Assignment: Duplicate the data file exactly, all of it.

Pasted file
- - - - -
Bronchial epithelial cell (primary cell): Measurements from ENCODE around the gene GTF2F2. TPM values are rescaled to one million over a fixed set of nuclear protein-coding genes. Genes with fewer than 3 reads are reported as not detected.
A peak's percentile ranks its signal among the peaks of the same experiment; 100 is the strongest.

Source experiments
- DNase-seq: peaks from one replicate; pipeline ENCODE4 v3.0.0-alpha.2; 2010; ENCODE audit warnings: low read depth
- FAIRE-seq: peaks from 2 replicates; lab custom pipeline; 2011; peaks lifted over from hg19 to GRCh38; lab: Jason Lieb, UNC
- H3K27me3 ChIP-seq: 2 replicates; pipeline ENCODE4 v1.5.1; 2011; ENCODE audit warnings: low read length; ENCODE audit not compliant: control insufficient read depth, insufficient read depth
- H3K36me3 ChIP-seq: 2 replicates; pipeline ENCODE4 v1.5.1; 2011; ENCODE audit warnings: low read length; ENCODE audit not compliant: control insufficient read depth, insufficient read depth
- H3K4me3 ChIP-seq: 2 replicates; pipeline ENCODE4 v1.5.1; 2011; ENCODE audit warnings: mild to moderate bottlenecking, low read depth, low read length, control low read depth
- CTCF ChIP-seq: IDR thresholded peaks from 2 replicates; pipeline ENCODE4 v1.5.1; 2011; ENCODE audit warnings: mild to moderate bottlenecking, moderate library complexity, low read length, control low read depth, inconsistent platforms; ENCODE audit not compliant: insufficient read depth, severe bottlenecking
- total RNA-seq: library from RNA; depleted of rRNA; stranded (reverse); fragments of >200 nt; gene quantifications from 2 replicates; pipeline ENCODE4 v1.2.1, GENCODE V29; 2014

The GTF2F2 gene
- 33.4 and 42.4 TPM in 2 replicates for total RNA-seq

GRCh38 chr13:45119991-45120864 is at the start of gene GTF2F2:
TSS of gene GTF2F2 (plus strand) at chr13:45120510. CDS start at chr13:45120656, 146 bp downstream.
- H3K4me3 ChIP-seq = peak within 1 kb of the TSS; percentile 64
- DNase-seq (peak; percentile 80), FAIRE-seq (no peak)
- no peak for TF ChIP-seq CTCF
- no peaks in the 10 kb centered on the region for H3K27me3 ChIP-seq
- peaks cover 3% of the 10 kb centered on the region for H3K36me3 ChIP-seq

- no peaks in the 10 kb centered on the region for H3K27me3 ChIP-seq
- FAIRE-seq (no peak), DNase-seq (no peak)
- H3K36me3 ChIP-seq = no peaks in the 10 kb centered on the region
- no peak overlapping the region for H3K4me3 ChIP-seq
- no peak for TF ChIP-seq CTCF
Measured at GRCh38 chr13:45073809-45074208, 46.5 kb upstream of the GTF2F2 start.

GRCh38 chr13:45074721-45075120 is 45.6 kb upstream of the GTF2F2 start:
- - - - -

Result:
Bronchial epithelial cell (primary cell): Measurements from ENCODE around the gene GTF2F2. TPM values are rescaled to one million over a fixed set of nuclear protein-coding genes. Genes with fewer than 3 reads are reported as not detected.
A peak's percentile ranks its signal among the peaks of the same experiment; 100 is the strongest.

Source experiments
- DNase-seq: peaks from one replicate; pipeline ENCODE4 v3.0.0-alpha.2; 2010; ENCODE audit warnings: low read depth
- FAIRE-seq: peaks from 2 replicates; lab custom pipeline; 2011; peaks lifted over from hg19 to GRCh38; lab: Jason Lieb, UNC
- H3K27me3 ChIP-seq: 2 replicates; pipeline ENCODE4 v1.5.1; 2011; ENCODE audit warnings: low read length; ENCODE audit not compliant: control insufficient read depth, insufficient read depth
- H3K36me3 ChIP-seq: 2 replicates; pipeline ENCODE4 v1.5.1; 2011; ENCODE audit warnings: low read length; ENCODE audit not compliant: control insufficient read depth, insufficient read depth
- H3K4me3 ChIP-seq: 2 replicates; pipeline ENCODE4 v1.5.1; 2011; ENCODE audit warnings: mild to moderate bottlenecking, low read depth, low read length, control low read depth
- CTCF ChIP-seq: IDR thresholded peaks from 2 replicates; pipeline ENCODE4 v1.5.1; 2011; ENCODE audit warnings: mild to moderate bottlenecking, moderate library complexity, low read length, control low read depth, inconsistent platforms; ENCODE audit not compliant: insufficient read depth, severe bottlenecking
- total RNA-seq: library from RNA; depleted of rRNA; stranded (reverse); fragments of >200 nt; gene quantifications from 2 replicates; pipeline ENCODE4 v1.2.1, GENCODE V29; 2014

The GTF2F2 gene
- 33.4 and 42.4 TPM in 2 replicates for total RNA-seq

GRCh38 chr13:45119991-45120864 is at the start of gene GTF2F2:
TSS of gene GTF2F2 (plus strand) at chr13:45120510. CDS start at chr13:45120656, 146 bp downstream.
- H3K4me3 ChIP-seq = peak within 1 kb of the TSS; percentile 64
- DNase-seq (peak; percentile 80), FAIRE-seq (no peak)
- no peak for TF ChIP-seq CTCF
- no peaks in the 10 kb centered on the region for H3K27me3 ChIP-seq
- peaks cover 3% of the 10 kb centered on the region for H3K36me3 ChIP-seq

- no peaks in the 10 kb centered on the region for H3K27me3 ChIP-seq
- FAIRE-seq (no peak), DNase-seq (no peak)
- H3K36me3 ChIP-seq = no peaks in the 10 kb centered on the region
- no peak overlapping the region for H3K4me3 ChIP-seq
- no peak for TF ChIP-seq CTCF
Measured at GRCh38 chr13:45073809-45074208, 46.5 kb upstream of the GTF2F2 start.

GRCh38 chr13:45074721-45075120 is 45.6 kb upstream of the GTF2F2 start: